With 23 countries (including India) and the African Union on board, along with 14 non-governmental groups, the panel aims to foster dialogue and prevent negative resource nationalism, with both China and the United States as key members.

 

The Panel further aims to establish global common principles for critical energy transition minerals, addressing equity, transparency, sustainability, and human rights throughout the value chain.

 

Other initiatives for Critical Minerals:

  1. Global Mineral Security Partnership (MSP) boosts critical mineral supply chains, with India involved
  2. Critical Minerals Mapping Initiative is underway
  3. UN Framework on Just Transitions for Critical Energy Transition Minerals launching by 2024 end
  4. India identifies 30 critical minerals for self-reliance.
  5. India’s Partnerships with Australia and Argentina for lithium and cobalt
  6. Khanij Bidesh India Limited (KABIL) was formed for strategic mineral sourcing abroad.

 

Salmonella contamination in spices

Salmonella contamination in spices

Facts for Prelims (FFP)

 

Source: Business Standard

  

Context: Over the past six months, US customs authorities have rejected 31% of all spice-related shipments from Mahashian Di Hatti (MDH) due to salmonella contamination concerns.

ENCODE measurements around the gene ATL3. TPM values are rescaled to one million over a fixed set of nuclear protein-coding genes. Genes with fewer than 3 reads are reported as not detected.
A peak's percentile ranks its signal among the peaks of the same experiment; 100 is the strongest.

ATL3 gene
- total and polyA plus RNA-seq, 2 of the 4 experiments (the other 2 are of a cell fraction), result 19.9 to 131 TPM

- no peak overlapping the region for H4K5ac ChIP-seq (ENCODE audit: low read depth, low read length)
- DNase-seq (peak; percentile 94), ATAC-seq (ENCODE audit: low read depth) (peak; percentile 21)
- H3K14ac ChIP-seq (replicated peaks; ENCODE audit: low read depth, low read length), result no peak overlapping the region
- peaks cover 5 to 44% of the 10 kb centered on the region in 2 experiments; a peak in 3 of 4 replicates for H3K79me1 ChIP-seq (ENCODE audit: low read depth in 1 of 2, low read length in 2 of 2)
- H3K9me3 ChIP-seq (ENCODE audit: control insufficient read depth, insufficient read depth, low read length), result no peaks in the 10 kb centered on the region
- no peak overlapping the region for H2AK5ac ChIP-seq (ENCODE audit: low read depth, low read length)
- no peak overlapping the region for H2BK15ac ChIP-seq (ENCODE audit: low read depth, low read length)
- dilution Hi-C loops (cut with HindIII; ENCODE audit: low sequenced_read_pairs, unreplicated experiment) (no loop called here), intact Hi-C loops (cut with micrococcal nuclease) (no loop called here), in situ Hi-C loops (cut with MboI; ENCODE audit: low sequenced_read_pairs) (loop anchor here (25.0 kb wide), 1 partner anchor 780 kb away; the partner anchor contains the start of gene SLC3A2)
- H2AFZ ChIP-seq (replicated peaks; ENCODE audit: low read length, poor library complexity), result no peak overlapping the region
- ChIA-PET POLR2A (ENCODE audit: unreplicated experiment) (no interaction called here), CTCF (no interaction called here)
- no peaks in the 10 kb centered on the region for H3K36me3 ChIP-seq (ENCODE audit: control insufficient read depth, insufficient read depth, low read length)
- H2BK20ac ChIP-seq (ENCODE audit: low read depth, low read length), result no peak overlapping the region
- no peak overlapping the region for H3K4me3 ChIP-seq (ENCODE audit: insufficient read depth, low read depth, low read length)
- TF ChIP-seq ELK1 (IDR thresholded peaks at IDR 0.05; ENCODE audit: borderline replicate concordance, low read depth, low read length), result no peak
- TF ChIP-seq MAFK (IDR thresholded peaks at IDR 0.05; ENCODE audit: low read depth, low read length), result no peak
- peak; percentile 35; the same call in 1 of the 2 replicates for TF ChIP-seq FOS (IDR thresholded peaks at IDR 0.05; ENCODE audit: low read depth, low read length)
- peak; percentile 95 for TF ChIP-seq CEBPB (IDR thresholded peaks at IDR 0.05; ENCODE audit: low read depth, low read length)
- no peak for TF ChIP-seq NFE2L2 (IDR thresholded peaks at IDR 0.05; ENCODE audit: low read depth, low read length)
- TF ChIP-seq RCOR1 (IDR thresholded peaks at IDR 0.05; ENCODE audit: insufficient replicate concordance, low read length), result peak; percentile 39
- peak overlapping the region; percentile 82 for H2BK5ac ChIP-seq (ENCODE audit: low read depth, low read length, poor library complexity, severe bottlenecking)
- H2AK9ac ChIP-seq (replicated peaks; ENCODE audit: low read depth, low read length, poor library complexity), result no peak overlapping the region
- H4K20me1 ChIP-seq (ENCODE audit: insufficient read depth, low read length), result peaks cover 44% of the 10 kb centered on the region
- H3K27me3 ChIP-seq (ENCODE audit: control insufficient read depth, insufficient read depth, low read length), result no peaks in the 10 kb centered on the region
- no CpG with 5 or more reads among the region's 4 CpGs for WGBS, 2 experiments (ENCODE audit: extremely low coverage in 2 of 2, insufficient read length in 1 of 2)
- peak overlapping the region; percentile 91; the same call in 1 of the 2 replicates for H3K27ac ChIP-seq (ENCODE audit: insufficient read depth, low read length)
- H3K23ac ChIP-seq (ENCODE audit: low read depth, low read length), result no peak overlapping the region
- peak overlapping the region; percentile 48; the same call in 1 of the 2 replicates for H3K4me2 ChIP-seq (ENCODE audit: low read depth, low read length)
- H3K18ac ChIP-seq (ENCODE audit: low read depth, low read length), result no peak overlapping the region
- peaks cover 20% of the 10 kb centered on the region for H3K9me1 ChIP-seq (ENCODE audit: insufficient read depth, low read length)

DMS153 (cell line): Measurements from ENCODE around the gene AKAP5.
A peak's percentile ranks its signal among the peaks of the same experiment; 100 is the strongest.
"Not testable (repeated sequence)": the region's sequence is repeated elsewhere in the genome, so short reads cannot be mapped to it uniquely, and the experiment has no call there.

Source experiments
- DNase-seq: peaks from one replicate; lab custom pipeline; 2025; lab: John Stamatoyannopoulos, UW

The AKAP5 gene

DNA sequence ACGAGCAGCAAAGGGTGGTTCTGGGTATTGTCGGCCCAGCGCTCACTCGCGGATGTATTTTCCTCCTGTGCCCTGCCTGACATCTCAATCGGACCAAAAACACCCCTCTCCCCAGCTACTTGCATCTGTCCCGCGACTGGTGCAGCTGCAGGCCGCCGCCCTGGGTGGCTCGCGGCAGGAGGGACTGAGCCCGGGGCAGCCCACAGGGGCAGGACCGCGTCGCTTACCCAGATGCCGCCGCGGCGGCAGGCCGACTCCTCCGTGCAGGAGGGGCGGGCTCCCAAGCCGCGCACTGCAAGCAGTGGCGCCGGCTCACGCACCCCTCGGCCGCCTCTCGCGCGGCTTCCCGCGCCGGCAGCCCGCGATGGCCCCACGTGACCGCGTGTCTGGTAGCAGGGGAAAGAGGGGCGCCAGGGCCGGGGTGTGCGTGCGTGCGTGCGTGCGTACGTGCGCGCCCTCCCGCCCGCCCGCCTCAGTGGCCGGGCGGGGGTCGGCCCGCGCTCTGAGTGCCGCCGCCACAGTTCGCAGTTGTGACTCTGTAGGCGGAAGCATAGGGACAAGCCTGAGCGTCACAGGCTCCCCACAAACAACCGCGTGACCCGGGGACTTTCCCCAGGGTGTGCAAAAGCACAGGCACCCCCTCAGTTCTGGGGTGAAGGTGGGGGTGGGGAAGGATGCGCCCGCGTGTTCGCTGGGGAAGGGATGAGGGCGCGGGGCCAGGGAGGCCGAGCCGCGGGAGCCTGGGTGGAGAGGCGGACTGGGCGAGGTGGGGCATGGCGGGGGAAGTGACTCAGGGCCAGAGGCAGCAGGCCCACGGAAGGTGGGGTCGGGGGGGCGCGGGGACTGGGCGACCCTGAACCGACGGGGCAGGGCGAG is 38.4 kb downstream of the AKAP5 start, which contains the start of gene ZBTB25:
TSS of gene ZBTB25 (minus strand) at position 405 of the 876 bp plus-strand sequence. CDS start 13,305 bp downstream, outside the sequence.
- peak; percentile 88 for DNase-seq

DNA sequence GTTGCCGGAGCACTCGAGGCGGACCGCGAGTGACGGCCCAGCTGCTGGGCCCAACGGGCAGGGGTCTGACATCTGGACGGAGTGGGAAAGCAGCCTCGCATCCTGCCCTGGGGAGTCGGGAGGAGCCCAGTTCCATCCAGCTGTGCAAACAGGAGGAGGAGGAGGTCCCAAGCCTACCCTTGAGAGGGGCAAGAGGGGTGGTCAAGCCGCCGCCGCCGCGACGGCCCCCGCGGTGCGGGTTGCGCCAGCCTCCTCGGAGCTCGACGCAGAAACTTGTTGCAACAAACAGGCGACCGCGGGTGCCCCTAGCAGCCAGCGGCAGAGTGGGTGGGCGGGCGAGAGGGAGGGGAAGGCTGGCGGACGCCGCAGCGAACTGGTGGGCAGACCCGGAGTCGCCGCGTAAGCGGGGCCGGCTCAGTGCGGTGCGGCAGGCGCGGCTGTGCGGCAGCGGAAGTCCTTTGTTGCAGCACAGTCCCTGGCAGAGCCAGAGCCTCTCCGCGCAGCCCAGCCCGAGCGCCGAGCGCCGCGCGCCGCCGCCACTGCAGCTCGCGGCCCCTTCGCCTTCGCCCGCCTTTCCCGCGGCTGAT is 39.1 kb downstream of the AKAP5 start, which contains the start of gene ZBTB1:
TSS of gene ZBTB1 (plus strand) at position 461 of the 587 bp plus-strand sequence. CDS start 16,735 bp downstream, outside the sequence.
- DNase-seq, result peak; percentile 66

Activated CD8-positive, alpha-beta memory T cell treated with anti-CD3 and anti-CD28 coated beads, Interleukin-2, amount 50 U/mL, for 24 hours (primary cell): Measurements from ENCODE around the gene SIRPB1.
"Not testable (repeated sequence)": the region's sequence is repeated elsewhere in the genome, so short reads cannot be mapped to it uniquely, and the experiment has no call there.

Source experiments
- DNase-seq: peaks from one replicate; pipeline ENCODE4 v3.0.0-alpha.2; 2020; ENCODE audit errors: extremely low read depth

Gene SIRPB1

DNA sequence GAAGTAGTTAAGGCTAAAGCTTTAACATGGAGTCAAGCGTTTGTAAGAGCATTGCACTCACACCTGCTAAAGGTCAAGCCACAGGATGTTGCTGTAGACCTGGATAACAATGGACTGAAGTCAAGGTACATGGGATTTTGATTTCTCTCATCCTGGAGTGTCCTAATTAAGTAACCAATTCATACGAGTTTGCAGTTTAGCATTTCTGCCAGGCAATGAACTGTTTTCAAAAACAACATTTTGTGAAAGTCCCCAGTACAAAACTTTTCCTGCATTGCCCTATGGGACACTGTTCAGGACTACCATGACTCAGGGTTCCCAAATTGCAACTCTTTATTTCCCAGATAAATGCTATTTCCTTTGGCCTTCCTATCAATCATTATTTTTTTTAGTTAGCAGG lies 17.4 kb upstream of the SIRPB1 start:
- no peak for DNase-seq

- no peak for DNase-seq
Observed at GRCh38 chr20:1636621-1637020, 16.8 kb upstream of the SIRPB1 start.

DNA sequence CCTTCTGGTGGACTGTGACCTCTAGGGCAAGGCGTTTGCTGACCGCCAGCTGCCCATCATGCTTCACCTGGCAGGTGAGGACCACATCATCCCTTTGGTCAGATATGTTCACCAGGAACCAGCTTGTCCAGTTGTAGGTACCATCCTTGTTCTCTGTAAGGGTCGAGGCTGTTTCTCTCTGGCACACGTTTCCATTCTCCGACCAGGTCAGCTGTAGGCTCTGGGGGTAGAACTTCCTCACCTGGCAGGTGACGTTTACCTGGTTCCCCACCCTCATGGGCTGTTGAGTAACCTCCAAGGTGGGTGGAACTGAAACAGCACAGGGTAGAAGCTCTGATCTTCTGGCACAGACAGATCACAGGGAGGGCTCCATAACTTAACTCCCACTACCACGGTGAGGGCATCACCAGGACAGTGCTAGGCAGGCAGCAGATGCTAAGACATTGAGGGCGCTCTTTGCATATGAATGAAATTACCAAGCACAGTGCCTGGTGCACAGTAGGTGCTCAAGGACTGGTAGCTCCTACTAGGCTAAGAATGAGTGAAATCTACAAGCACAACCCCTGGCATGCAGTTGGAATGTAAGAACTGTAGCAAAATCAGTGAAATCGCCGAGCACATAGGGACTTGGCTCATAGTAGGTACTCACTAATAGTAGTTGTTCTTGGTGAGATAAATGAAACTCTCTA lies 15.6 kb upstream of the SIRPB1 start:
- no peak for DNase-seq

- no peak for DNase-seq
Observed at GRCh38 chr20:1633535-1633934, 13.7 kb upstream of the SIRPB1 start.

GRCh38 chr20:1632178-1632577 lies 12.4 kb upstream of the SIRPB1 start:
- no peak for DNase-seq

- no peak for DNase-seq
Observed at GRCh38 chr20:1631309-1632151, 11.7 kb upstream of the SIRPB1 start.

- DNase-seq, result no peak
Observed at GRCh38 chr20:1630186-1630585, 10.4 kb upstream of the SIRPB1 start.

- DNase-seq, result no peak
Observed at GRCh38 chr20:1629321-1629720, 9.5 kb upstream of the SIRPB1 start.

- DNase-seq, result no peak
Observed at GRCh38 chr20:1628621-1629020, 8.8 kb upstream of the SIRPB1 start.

About Salmonella: 

  • Salmonella is a genus of bacteria that can cause food poisoning in humans.
  • It is one of the most common causes of foodborne illness worldwide.
  • Salmonella bacteria typically infect the intestinal tract and can cause symptoms such as diarrhoea, abdominal cramps, fever, and vomiting.
  • Contamination usually occurs through the consumption of contaminated food or water, particularly raw or undercooked poultry, eggs, meat, and dairy products.
  • Proper food handling, cooking, and hygiene practices are essential for preventing salmonella infections.
Biohacking

Biohacking

Facts for Prelims (FFP)

 

Source: TH

 Context: Biohacking is gaining traction in India, with enthusiasts experimenting with various techniques like cryotherapy and IV therapy.

 

What is Biohacking?

Biohacking involves using scientific knowledge and experimentation to optimize one’s body and mind. It encompasses various practices aimed at improving physical and mental performance, longevity, and overall well-being.

 

Examples of biohacking include:

  1. Dietary Modifications: Following specific diets like ketogenic diet or intermittent fasting to enhance energy levels and metabolic health.